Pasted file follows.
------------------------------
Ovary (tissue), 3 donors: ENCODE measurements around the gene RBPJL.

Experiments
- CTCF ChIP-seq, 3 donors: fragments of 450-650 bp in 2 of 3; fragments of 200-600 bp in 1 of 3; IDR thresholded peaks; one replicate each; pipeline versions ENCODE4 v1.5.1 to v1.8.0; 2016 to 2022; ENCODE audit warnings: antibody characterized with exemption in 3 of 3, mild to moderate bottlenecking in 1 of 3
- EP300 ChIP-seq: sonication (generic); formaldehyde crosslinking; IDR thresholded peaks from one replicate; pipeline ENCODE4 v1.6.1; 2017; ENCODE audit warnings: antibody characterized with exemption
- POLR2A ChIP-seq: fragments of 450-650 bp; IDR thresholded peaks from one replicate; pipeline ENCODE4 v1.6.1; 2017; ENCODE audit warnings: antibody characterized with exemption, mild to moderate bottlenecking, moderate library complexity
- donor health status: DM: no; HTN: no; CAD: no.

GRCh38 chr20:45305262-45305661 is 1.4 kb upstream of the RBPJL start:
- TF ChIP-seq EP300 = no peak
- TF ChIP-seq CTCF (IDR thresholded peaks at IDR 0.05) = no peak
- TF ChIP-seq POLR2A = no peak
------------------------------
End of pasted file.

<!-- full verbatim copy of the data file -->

Ovary (tissue), 3 donors: ENCODE measurements around the gene RBPJL.

Experiments
- CTCF ChIP-seq, 3 donors: fragments of 450-650 bp in 2 of 3; fragments of 200-600 bp in 1 of 3; IDR thresholded peaks; one replicate each; pipeline versions ENCODE4 v1.5.1 to v1.8.0; 2016 to 2022; ENCODE audit warnings: antibody characterized with exemption in 3 of 3, mild to moderate bottlenecking in 1 of 3
- EP300 ChIP-seq: sonication (generic); formaldehyde crosslinking; IDR thresholded peaks from one replicate; pipeline ENCODE4 v1.6.1; 2017; ENCODE audit warnings: antibody characterized with exemption
- POLR2A ChIP-seq: fragments of 450-650 bp; IDR thresholded peaks from one replicate; pipeline ENCODE4 v1.6.1; 2017; ENCODE audit warnings: antibody characterized with exemption, mild to moderate bottlenecking, moderate library complexity
- donor health status: DM: no; HTN: no; CAD: no.

GRCh38 chr20:45305262-45305661 is 1.4 kb upstream of the RBPJL start:
- TF ChIP-seq EP300 = no peak
- TF ChIP-seq CTCF (IDR thresholded peaks at IDR 0.05) = no peak
- TF ChIP-seq POLR2A = no peak